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Patrick Ng
May 24, 2024
In The Venture Builder
Many great stories that sticks with us, that we remember fondly follow a common story spine, a universal way of storytelling. If we follow this format, will our story sticks better? The Hero's Journey according to Joseph Campbell - video by Matthew Winkler and Kirill Yeretsky
The Hero's Journey content media
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Patrick Ng
May 24, 2024
In The Venture Builder
1. Know your audience: Emphasize the market opportunity and impact 2. A story that sticks - the Hero's journey The Secret to Successfully Pitching an Idea | The Way We Work, a TED series
Pitching an idea successfully  content media
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Patrick Ng
Apr 07, 2024
In The Venture Builder
6 tips to being a successful entrepreneur: 1. Yes, we can 2. Problem-first 3. Focus on the problem. 4. Think narrow, not broad 5. Ask for the cash and ride the float 6. Beg, borrow 7. Don't ask for permission https://youtu.be/eHJnEHyyN1Y?si=J-ZgRSfYnpu37iBw
Mindset of an entrepreneur  content media
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Patrick Ng
Mar 25, 2024
In Problem-Solution Fit
What is the problem you want to solve? Why do you do what you do? When we better understand the problem our customers want solved, what drives and motivates this, and why they want it solved, we can better provide a corresponding solution and create value. In uncovering the fundamental motivation of our customer Jobs-to-be-done: • We observe what our customers do (Don’t always listen to your customer), • We interview them (What do you ask), • We ask, "why?" 3x times The fundamental motivation should converge towards the Elemental Jobs-to-be-done.
Table of Elemental Jobs-to-be-done content media
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Patrick Ng
Feb 24, 2024
In The Venture Builder
Problem-first, not product-first.
How to think like an entrepreneur content media
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Patrick Ng
Feb 23, 2024
In Problem-Solution Fit
"I have a cure for cancer," the founder continued passionately, sharing the specifications, biochemistry, how it worked, and his journey of scientific discovery. However, the judges were unimpressed and deemed it a failure. "Who is your customer, and what problem do you solve?" they asked. The founder believed that patients in their final stage would pay a high price for the cure. The judges shook their heads in dismay, questioning if the law allowed them to sell the cure without a clinical trial. The founder explained that a principal investigator from the national hospital was eager to run the clinical trial with them. Still, someone whispered that he might expect the startup to pay for the trial. According to the lean launchpad methodology, this pitch was a failure. It's hard to believe that the chosen customer segment would provide a steady stream of revenue to fund the clinical trial. A better pitch would sound like this: "Pfizer is in the process of discovering a cure for cancer. They experimented with 'A' and 'B', but neither met expectations. We believe that our approach 'C' is a breakthrough that provides the outcome they need - a cure for cancer." In this pitch, the customer segment is believable, and it's easy to infer that there are more pharmaceutical companies like Pfizer, making the market size larger. Large enterprises like Pfizer have market access and funding to support expensive clinical trials. How would you have pitched the cure for cancer? (Credits: AI-generated image)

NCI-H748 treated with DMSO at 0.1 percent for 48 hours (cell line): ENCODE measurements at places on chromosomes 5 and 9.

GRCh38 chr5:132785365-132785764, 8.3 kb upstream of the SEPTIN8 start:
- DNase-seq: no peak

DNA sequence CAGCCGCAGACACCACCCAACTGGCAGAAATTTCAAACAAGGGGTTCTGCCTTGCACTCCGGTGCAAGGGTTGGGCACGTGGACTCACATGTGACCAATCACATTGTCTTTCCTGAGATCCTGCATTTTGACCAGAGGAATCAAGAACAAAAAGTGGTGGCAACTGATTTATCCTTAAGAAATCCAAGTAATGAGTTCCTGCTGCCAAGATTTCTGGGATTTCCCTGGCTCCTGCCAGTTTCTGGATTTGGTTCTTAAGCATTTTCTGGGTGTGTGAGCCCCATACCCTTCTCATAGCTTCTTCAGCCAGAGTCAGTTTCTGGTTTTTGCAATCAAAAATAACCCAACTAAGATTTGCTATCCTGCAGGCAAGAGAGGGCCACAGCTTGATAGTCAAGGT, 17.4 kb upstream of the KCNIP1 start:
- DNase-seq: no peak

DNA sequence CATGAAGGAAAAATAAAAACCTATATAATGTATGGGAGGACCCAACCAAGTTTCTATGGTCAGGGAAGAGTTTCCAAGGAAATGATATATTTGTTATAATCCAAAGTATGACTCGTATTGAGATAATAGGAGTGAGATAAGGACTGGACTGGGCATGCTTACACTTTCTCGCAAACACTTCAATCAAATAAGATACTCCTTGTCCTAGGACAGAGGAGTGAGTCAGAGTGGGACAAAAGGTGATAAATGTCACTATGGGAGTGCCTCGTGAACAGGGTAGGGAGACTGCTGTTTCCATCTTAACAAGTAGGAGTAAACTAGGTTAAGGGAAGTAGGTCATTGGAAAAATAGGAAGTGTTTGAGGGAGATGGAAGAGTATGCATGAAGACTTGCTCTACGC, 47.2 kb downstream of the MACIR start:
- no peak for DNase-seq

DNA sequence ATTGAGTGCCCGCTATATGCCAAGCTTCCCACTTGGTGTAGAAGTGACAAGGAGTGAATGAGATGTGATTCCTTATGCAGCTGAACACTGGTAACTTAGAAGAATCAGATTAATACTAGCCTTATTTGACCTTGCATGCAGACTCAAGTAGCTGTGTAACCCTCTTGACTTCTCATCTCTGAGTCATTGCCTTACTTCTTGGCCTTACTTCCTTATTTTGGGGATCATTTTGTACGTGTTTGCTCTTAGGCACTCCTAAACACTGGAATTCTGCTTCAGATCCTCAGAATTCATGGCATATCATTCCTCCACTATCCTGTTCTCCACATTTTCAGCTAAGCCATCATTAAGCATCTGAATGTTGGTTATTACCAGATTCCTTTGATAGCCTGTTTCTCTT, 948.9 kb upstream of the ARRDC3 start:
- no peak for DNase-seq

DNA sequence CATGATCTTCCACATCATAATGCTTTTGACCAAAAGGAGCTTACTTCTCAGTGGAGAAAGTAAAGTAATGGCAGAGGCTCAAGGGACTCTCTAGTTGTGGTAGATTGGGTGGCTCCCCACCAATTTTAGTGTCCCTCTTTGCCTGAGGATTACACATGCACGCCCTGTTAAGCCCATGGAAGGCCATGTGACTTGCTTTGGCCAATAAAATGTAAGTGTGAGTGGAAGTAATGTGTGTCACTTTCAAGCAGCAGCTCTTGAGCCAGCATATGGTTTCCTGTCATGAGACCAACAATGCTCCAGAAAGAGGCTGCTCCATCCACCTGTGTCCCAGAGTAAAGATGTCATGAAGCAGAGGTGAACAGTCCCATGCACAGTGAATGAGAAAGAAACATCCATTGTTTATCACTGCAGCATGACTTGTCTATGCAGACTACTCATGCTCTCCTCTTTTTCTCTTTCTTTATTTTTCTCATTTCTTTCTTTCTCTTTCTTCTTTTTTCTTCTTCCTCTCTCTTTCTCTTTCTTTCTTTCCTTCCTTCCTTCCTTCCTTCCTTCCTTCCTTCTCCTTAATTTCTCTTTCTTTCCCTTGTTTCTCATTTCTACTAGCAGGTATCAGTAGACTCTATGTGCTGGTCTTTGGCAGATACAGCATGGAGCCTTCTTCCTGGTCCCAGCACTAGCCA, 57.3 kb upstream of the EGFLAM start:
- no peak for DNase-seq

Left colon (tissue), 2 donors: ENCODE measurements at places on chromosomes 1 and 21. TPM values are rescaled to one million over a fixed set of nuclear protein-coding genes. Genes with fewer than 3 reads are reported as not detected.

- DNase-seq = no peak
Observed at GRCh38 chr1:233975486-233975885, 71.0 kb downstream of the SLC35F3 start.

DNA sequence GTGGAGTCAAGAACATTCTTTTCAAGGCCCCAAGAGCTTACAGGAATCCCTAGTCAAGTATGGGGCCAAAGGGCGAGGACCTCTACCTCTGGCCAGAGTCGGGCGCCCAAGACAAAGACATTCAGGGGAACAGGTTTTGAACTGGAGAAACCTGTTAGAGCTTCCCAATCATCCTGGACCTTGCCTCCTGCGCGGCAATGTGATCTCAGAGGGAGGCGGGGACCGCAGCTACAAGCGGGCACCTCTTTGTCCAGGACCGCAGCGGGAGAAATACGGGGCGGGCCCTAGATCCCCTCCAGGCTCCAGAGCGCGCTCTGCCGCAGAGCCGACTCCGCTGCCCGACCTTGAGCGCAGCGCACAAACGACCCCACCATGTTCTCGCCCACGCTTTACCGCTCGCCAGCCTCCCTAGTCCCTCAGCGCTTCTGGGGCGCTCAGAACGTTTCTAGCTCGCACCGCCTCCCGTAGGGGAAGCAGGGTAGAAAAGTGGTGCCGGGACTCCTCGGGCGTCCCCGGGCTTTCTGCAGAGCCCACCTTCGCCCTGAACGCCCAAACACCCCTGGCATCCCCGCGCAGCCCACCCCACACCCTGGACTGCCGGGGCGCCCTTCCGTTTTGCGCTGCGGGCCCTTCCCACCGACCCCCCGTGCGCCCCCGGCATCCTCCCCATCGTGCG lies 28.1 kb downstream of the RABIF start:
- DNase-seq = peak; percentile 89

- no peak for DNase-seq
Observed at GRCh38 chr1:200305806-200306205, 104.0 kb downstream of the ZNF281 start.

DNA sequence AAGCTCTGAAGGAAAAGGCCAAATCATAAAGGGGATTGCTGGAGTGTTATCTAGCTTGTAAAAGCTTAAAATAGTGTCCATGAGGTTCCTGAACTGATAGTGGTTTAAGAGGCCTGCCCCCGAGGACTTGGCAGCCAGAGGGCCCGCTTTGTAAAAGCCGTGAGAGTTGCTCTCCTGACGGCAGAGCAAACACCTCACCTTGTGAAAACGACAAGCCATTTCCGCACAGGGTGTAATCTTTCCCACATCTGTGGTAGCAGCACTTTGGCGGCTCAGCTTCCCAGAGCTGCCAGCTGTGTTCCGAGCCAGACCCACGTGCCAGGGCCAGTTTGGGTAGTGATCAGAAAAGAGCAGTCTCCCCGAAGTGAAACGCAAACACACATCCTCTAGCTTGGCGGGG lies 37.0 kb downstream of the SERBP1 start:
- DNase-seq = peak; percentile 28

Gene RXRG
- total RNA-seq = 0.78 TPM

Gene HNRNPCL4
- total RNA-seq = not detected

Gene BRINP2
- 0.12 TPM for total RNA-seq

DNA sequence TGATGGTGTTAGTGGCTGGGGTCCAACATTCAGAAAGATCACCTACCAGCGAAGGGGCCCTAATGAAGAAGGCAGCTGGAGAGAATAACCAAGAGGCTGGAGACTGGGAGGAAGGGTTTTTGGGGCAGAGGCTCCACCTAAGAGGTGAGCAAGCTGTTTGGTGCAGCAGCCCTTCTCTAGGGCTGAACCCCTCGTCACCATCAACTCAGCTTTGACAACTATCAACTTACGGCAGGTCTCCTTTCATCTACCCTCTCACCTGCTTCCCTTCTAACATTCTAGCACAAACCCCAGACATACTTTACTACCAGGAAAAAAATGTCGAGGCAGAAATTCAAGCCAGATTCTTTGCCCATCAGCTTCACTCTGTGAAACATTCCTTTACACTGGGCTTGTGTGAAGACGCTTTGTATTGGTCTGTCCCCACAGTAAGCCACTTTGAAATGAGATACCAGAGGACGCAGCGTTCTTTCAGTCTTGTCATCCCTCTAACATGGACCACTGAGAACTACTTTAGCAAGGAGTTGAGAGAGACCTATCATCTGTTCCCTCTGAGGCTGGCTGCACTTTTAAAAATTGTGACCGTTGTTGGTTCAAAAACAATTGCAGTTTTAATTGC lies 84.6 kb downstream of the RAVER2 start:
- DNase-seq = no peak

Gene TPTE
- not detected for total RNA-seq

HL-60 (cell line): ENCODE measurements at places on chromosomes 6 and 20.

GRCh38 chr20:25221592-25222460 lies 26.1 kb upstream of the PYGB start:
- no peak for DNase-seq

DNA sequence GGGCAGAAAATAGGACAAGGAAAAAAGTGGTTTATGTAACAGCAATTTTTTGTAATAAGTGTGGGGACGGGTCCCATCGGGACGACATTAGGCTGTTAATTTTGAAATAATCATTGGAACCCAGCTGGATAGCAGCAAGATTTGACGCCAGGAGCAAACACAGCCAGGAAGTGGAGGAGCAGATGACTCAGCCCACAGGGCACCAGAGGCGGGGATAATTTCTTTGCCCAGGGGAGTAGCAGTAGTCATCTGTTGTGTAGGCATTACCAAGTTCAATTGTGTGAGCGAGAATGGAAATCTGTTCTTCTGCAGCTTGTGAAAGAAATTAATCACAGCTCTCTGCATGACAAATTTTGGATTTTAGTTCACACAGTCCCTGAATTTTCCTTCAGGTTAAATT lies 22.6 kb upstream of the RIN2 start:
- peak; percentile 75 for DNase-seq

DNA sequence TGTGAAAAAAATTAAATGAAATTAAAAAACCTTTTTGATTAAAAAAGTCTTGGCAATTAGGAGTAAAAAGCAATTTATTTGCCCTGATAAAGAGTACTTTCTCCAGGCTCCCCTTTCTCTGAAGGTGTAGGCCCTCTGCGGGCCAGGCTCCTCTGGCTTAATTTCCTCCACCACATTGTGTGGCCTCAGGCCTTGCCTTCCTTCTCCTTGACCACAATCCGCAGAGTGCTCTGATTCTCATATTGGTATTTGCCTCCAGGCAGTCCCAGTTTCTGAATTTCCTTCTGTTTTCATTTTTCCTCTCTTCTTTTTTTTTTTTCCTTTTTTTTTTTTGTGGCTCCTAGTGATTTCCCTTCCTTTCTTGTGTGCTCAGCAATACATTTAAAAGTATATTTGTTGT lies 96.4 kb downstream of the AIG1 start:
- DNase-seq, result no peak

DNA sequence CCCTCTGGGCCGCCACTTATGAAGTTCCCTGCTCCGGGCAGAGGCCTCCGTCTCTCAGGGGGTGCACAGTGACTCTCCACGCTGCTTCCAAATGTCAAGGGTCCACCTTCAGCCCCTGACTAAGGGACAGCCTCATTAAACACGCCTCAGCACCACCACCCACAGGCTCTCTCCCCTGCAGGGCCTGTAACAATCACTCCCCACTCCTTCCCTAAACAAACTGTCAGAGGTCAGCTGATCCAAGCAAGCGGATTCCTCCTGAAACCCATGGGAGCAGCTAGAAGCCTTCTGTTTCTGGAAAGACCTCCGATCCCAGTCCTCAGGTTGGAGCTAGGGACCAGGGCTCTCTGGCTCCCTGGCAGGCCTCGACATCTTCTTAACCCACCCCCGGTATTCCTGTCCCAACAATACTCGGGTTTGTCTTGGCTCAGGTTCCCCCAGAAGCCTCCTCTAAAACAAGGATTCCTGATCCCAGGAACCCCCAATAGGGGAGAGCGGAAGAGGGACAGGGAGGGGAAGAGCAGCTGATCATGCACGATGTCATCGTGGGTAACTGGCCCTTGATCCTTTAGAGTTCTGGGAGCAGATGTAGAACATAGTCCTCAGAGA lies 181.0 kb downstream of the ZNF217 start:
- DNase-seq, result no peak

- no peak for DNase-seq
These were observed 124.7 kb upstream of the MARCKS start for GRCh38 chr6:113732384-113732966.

"I have a cure for cancer" content media
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Patrick Ng
Oct 26, 2023
In Problem-Solution Fit
https://bizthoughts.mikelee.org/book-summary-crossing-the-chasm.html 5 customer profiles based on buying behaviour: 1. Innovators 2. Early Adopters 3. Early Majority 4. Late Majority 5. Luggards Each profile has peculiar characteristics and requires different actions to capture. Generally, buying behaviour can be summarised as follows. Why do people buy? 1. Novelty (it's new) 2. Solves an urgent problem 3. Solves more problems better than existing 4. Friends recommended it 5. Existing solution had gone obsolete